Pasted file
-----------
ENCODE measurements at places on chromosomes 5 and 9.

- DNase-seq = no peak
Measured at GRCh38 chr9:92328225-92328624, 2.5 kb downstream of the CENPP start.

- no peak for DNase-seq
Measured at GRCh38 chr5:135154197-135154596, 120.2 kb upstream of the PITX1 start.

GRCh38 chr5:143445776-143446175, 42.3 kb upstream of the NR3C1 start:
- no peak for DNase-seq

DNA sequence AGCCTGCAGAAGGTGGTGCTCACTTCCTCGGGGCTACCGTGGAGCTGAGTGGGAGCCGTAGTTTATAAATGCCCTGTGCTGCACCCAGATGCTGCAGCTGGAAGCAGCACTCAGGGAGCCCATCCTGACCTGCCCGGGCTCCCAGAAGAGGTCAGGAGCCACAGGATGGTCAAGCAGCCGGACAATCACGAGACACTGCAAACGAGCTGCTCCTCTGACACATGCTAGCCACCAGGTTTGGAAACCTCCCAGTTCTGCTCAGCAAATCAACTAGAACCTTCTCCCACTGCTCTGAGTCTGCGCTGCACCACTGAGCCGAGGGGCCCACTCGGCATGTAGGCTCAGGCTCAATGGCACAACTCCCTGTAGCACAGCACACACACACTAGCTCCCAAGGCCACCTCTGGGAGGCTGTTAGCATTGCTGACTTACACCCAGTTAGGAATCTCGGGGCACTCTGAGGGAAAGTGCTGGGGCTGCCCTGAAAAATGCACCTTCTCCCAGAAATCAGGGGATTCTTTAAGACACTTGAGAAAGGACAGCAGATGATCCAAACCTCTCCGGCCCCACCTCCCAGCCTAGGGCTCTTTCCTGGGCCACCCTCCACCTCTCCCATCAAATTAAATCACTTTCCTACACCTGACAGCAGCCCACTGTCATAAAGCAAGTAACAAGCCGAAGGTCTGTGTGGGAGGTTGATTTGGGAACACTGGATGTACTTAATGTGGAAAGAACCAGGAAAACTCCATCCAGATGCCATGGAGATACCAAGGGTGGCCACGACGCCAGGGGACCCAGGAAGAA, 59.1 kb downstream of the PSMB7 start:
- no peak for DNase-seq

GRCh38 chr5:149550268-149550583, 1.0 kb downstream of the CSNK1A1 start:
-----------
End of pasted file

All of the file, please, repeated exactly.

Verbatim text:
ENCODE measurements at places on chromosomes 5 and 9.

- DNase-seq = no peak
Measured at GRCh38 chr9:92328225-92328624, 2.5 kb downstream of the CENPP start.

- no peak for DNase-seq
Measured at GRCh38 chr5:135154197-135154596, 120.2 kb upstream of the PITX1 start.

GRCh38 chr5:143445776-143446175, 42.3 kb upstream of the NR3C1 start:
- no peak for DNase-seq

DNA sequence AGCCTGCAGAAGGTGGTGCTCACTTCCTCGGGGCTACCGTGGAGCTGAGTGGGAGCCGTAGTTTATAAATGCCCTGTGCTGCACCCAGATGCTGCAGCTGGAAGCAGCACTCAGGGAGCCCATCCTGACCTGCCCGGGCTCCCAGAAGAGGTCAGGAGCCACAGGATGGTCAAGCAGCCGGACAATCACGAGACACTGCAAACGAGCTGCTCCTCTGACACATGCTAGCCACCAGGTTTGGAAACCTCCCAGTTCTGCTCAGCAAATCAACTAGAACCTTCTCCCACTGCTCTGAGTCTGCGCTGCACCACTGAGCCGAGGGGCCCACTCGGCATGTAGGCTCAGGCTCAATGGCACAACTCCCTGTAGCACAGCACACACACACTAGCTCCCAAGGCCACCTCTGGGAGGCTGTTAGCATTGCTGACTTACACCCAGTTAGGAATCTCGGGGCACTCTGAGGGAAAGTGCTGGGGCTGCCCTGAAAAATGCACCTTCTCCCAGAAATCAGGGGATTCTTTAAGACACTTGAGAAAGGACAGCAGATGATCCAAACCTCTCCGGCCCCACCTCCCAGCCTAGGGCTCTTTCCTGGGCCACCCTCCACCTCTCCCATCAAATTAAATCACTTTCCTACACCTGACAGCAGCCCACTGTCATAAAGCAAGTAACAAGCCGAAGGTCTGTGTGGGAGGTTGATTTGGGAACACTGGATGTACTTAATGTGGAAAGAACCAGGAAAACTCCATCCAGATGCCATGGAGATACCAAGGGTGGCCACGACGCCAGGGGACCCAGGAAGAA, 59.1 kb downstream of the PSMB7 start:
- no peak for DNase-seq

GRCh38 chr5:149550268-149550583, 1.0 kb downstream of the CSNK1A1 start: